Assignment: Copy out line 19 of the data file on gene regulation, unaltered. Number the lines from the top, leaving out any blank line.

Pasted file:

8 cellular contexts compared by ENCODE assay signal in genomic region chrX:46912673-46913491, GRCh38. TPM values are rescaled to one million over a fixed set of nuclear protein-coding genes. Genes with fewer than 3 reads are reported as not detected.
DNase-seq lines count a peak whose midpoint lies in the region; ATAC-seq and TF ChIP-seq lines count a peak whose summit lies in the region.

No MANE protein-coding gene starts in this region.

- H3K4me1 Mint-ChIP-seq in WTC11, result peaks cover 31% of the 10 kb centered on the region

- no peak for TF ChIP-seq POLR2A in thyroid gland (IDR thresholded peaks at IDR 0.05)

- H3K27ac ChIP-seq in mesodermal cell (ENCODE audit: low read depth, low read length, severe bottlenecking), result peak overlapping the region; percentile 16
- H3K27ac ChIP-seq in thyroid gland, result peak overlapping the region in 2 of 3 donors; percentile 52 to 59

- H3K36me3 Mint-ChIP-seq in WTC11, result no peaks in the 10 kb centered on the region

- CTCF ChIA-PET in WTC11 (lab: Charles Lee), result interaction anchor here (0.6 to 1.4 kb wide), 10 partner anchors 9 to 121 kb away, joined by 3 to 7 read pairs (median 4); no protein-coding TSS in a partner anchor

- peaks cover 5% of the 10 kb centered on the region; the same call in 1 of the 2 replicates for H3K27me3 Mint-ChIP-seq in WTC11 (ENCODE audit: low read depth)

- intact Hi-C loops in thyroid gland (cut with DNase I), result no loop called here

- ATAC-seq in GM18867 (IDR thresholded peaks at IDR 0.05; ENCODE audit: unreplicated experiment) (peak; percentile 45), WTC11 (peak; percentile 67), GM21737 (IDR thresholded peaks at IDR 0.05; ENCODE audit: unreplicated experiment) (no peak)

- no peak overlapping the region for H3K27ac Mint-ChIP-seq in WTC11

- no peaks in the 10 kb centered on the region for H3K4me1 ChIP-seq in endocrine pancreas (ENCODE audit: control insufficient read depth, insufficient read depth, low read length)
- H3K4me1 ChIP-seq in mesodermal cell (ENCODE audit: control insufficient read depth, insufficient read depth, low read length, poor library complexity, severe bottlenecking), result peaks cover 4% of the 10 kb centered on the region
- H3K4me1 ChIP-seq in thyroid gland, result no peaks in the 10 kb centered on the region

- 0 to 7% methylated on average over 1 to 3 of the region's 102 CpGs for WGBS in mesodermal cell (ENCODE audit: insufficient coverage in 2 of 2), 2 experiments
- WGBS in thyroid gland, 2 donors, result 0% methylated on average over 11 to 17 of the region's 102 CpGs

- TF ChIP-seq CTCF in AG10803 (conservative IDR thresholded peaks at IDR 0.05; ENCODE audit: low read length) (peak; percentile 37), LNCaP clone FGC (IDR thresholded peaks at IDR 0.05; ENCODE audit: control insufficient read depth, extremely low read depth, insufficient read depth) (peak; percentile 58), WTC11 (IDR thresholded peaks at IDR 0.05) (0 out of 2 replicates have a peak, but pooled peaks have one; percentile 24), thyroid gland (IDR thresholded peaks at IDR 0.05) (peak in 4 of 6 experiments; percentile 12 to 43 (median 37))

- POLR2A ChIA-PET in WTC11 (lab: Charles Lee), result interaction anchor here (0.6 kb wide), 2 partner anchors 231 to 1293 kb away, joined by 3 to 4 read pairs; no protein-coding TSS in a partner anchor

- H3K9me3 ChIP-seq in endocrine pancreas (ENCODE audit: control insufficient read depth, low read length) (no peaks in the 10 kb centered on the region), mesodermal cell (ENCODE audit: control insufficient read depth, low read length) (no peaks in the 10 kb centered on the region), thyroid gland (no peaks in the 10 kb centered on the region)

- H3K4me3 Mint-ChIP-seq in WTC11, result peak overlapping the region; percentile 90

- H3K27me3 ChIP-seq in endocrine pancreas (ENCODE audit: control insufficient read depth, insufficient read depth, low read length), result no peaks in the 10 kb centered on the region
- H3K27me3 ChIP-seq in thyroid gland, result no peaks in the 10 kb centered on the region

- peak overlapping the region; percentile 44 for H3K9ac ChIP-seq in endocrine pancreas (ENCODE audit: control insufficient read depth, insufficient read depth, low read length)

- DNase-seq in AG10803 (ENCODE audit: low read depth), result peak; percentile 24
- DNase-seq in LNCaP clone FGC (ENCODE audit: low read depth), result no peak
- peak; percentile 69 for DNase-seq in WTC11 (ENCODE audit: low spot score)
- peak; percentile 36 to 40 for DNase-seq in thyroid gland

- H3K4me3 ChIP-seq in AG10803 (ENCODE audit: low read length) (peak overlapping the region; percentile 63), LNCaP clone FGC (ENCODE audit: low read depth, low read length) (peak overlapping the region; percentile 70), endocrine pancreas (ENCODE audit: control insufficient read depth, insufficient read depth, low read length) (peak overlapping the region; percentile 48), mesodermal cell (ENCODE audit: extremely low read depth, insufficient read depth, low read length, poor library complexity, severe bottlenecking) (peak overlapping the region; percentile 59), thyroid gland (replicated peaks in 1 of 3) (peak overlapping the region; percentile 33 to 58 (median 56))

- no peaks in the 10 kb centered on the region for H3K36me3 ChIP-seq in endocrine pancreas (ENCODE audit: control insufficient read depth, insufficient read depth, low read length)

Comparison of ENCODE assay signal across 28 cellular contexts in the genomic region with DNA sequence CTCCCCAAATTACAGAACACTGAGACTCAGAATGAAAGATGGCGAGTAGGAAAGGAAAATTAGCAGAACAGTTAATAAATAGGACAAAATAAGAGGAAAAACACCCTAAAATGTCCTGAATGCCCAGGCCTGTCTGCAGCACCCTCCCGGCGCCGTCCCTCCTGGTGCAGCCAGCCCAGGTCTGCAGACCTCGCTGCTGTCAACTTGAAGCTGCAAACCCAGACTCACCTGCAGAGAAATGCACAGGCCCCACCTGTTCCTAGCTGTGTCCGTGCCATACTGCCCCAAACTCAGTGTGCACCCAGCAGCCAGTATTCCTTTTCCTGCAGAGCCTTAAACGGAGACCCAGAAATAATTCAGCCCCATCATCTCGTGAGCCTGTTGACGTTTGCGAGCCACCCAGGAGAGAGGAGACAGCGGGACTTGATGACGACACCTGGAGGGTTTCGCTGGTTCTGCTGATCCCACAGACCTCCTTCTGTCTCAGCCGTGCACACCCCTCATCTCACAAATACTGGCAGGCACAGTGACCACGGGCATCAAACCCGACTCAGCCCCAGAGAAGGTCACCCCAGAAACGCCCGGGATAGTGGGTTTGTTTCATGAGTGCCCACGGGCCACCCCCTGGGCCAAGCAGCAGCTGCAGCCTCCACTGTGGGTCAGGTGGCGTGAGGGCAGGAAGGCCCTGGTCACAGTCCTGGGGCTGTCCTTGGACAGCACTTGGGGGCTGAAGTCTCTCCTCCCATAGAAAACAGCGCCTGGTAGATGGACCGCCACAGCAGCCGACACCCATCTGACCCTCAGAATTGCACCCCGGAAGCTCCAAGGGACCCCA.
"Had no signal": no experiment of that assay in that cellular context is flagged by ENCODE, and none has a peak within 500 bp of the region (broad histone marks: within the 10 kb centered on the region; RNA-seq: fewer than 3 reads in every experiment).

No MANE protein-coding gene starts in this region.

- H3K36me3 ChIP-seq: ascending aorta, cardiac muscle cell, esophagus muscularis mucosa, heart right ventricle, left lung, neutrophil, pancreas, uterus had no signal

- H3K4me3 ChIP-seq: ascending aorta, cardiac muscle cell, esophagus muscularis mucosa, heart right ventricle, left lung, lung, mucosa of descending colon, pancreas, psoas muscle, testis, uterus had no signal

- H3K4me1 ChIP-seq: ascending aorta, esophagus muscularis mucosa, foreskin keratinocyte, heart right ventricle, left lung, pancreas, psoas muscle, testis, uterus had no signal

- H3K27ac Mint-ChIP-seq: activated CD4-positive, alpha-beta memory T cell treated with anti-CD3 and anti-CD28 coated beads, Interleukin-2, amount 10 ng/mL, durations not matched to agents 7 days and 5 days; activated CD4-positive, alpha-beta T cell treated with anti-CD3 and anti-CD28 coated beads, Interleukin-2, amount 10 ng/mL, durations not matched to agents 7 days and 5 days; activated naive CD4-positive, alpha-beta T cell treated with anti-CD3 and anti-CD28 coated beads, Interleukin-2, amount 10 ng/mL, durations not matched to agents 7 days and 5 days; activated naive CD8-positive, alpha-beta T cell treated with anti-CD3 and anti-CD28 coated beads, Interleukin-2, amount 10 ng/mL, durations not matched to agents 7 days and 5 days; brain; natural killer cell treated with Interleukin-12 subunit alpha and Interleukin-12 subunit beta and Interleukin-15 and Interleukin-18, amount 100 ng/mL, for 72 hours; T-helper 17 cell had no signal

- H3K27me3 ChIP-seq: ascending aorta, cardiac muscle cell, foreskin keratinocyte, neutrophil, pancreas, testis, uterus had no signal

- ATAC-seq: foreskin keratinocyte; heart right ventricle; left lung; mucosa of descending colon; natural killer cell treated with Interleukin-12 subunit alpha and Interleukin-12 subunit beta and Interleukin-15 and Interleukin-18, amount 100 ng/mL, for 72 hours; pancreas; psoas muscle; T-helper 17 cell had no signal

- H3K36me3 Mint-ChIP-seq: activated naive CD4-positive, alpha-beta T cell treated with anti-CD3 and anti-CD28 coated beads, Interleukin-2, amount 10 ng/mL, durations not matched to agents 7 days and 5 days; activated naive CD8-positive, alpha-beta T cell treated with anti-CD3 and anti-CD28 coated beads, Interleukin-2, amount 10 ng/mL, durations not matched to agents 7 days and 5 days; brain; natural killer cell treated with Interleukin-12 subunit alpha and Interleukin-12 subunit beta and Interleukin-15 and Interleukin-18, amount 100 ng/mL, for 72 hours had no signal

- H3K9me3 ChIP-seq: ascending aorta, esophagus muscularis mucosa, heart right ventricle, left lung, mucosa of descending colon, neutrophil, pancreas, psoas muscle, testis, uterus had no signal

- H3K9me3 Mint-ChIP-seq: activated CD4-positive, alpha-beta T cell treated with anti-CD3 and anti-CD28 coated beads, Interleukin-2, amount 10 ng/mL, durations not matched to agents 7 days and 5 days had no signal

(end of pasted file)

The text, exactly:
- TF ChIP-seq CTCF in AG10803 (conservative IDR thresholded peaks at IDR 0.05; ENCODE audit: low read length) (peak; percentile 37), LNCaP clone FGC (IDR thresholded peaks at IDR 0.05; ENCODE audit: control insufficient read depth, extremely low read depth, insufficient read depth) (peak; percentile 58), WTC11 (IDR thresholded peaks at IDR 0.05) (0 out of 2 replicates have a peak, but pooled peaks have one; percentile 24), thyroid gland (IDR thresholded peaks at IDR 0.05) (peak in 4 of 6 experiments; percentile 12 to 43 (median 37))